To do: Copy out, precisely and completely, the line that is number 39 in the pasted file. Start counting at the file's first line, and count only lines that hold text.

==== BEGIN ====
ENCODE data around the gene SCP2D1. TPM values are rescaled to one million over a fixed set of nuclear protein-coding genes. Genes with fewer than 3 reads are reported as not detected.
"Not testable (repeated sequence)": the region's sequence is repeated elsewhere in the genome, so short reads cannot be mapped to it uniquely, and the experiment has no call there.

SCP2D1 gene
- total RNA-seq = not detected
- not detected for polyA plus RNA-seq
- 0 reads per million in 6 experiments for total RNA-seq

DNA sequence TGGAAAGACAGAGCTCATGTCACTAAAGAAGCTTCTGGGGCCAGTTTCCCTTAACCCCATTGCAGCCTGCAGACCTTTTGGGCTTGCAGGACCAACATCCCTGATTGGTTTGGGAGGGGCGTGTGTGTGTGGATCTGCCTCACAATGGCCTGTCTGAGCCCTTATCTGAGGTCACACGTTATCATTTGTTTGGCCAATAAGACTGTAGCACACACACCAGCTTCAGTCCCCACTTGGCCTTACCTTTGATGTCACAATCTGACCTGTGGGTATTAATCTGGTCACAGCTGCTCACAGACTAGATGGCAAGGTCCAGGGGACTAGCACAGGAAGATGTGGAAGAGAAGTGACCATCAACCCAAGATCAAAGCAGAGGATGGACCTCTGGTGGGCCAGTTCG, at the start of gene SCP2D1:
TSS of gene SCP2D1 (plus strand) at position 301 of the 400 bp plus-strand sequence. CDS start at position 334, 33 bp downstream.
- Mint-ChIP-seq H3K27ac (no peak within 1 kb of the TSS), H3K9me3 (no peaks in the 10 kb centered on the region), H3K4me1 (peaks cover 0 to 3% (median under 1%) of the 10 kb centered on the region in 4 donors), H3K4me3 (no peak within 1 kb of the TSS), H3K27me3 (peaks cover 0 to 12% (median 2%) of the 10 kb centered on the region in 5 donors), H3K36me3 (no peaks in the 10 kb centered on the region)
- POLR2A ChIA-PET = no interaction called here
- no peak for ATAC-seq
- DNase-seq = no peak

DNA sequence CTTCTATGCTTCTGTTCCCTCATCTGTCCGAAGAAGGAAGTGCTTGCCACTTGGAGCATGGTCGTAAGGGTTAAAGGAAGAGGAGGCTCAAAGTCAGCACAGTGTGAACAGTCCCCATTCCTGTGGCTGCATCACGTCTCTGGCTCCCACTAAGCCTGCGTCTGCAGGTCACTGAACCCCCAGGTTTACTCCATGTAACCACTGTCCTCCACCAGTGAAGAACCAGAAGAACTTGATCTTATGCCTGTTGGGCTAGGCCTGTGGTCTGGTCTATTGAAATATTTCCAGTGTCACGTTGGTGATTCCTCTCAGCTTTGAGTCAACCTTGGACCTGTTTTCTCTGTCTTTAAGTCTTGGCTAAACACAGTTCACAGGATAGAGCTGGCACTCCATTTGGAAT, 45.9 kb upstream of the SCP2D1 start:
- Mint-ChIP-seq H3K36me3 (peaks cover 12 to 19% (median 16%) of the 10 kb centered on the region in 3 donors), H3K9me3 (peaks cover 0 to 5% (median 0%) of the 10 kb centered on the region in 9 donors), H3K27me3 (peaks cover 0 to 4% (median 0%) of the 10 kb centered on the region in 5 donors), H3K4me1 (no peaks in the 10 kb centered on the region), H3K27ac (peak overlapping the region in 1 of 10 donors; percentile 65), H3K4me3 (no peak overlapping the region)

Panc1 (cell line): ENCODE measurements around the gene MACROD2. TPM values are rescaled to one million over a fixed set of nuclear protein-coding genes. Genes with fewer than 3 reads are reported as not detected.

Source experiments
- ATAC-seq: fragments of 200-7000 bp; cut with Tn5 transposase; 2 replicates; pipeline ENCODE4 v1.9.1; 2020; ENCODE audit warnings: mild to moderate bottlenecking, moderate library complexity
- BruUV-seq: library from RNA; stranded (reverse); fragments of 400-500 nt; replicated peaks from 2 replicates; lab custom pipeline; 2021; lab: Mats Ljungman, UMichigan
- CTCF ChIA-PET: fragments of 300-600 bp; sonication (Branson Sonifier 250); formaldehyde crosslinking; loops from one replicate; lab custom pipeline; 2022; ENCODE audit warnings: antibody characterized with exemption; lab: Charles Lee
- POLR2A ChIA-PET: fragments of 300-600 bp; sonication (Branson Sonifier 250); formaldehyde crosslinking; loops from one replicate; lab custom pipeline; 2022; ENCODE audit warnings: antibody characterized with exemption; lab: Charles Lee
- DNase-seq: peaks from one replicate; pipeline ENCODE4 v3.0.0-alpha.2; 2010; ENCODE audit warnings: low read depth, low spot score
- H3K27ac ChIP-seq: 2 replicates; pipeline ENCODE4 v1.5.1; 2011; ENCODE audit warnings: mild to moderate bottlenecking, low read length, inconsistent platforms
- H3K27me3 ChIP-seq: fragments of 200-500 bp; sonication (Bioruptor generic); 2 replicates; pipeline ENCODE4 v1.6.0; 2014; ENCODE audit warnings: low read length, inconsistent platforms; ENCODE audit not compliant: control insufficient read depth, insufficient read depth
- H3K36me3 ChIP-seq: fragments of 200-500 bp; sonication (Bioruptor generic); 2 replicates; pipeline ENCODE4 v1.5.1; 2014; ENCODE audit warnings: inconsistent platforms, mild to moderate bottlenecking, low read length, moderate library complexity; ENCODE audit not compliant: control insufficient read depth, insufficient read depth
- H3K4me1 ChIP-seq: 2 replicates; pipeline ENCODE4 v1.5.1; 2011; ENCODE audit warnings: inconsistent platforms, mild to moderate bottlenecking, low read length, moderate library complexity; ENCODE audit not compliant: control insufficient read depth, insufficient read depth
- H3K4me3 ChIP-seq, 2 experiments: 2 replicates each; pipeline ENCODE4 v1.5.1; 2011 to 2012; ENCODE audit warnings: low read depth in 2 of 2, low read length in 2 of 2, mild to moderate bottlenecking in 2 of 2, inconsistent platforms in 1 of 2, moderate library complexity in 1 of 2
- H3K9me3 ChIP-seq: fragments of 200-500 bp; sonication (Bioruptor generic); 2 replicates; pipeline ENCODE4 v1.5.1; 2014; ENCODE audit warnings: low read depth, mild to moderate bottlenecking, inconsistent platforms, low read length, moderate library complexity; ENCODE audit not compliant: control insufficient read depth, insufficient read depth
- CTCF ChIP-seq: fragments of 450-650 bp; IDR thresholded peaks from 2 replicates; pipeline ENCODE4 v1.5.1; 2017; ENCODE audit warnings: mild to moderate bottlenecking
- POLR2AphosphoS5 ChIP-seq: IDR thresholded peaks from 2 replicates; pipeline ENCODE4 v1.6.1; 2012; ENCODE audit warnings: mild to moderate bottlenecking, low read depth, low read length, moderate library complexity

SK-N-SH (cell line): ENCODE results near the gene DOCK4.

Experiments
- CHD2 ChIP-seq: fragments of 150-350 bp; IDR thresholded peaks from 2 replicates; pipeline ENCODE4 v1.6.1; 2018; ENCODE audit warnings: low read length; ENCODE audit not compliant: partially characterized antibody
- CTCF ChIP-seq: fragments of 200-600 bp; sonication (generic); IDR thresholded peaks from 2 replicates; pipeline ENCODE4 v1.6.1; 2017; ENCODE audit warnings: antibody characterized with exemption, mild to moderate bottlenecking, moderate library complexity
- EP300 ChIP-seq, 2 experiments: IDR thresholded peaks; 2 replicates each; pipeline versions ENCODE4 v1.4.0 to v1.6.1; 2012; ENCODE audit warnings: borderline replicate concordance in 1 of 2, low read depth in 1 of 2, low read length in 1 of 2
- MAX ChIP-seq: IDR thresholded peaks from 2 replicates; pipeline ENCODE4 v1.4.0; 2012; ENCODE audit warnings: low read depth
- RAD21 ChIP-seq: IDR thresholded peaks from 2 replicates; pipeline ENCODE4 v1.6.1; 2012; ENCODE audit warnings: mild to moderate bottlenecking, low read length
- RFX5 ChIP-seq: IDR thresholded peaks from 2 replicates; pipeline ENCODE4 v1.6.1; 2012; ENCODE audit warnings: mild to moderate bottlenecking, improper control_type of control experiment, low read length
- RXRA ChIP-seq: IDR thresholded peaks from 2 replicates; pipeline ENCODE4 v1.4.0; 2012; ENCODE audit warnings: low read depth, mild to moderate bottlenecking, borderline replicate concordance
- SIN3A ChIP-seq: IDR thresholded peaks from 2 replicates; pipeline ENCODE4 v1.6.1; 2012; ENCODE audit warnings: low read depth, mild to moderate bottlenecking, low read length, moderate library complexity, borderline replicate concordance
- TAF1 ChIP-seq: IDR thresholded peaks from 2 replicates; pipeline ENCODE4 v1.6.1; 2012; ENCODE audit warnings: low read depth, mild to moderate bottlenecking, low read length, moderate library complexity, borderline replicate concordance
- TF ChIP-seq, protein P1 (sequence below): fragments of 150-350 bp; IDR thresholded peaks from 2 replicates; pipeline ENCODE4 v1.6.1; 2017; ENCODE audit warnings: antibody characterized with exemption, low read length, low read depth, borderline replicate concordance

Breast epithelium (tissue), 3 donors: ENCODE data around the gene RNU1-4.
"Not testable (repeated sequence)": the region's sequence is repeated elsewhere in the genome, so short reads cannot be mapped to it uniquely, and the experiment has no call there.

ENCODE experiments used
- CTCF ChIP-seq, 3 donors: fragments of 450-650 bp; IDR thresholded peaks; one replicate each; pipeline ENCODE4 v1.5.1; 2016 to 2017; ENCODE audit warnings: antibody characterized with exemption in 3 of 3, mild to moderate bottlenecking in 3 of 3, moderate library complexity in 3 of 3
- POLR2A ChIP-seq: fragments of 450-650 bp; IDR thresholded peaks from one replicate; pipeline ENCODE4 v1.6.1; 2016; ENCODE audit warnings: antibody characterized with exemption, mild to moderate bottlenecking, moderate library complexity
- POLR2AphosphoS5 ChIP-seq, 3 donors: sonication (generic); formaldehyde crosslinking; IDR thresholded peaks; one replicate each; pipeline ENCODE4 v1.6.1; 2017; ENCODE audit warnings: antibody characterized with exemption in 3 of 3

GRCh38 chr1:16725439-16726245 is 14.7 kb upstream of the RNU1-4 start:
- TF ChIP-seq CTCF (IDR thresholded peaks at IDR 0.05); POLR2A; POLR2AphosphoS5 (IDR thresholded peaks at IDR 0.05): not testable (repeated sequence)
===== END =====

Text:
- SIN3A ChIP-seq: IDR thresholded peaks from 2 replicates; pipeline ENCODE4 v1.6.1; 2012; ENCODE audit warnings: low read depth, mild to moderate bottlenecking, low read length, moderate library complexity, borderline replicate concordance